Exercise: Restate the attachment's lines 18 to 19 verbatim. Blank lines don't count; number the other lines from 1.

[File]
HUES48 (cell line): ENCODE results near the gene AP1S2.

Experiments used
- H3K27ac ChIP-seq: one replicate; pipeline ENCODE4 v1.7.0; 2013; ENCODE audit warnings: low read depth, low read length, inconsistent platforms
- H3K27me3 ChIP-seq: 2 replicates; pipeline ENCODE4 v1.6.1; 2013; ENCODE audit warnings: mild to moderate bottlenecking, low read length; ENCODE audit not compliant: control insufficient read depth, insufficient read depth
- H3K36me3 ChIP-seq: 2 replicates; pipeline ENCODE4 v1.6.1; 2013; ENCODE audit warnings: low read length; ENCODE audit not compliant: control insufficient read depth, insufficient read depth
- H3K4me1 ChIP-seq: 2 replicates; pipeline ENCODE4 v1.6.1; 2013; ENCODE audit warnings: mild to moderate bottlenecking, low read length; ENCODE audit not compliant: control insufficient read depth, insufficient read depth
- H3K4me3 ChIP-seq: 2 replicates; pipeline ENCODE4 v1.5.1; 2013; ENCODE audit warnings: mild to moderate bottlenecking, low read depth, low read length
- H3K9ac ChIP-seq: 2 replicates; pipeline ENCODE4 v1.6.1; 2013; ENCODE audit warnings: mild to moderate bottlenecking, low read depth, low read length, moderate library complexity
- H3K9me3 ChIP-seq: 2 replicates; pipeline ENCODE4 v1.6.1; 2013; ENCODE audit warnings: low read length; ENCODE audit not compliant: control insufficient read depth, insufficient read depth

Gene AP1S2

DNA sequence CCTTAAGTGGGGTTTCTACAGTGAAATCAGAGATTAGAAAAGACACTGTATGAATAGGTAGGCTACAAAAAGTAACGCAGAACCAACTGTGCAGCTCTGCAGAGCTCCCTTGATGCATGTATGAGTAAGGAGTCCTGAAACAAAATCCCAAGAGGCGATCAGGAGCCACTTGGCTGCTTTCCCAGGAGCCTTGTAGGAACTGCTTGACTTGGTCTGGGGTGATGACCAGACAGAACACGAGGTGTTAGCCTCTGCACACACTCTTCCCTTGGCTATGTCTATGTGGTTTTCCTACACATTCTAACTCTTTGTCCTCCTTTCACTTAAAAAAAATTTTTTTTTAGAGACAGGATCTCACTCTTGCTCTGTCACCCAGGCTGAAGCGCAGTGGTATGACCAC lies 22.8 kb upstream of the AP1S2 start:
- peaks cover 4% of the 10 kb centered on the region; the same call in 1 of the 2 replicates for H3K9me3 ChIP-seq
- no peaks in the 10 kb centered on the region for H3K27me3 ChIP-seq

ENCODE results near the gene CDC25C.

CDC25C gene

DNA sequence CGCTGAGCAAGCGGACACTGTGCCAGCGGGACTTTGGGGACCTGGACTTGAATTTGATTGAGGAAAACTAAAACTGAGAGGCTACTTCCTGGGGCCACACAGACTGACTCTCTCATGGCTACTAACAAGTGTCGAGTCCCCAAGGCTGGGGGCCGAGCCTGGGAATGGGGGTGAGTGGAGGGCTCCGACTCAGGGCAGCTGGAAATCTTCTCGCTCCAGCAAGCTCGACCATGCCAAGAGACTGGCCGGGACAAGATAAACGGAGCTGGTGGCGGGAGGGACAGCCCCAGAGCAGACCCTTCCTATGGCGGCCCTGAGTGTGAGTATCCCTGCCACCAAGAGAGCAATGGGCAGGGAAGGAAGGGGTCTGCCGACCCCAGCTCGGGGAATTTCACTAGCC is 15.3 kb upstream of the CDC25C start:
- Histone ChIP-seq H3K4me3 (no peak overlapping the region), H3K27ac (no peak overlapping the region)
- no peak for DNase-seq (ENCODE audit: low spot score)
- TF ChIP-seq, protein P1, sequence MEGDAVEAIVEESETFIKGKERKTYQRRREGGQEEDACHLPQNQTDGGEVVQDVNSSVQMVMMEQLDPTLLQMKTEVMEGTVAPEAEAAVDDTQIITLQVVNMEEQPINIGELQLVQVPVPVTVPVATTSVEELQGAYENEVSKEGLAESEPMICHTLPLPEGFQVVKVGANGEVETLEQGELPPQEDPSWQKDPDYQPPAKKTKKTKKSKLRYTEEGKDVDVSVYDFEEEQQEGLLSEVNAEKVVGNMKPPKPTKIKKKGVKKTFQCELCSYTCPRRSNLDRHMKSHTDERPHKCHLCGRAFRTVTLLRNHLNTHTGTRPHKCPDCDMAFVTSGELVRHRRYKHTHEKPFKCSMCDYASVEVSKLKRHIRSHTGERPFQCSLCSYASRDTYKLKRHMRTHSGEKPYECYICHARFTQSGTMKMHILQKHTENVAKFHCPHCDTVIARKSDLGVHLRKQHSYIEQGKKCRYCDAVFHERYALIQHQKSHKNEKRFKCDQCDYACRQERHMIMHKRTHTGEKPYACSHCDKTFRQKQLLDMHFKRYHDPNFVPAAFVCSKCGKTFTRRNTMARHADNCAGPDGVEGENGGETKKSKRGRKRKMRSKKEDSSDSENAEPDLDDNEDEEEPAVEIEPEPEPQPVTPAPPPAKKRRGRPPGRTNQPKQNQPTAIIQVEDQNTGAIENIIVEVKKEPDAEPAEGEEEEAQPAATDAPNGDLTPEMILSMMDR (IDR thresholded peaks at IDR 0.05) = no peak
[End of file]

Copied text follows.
- no peak for DNase-seq (ENCODE audit: low spot score)
- TF ChIP-seq, protein P1, sequence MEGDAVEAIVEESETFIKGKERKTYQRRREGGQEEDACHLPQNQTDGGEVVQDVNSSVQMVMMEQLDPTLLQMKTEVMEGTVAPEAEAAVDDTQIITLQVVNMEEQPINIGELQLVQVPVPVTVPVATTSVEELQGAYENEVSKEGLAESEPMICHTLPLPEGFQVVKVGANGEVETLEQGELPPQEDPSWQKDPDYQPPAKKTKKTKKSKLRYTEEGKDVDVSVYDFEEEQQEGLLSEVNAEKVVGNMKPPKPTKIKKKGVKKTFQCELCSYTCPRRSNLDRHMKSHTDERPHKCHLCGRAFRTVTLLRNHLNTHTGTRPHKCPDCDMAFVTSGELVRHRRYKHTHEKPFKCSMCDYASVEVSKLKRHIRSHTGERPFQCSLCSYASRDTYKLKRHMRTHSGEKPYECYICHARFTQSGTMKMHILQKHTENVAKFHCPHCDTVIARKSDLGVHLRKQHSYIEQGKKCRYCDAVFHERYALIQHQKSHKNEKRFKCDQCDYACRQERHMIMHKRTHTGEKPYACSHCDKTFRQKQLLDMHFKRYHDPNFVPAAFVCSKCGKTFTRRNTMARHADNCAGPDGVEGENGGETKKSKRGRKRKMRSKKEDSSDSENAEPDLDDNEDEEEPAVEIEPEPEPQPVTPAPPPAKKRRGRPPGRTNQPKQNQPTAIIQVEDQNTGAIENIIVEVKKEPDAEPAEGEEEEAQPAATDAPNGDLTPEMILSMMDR (IDR thresholded peaks at IDR 0.05) = no peak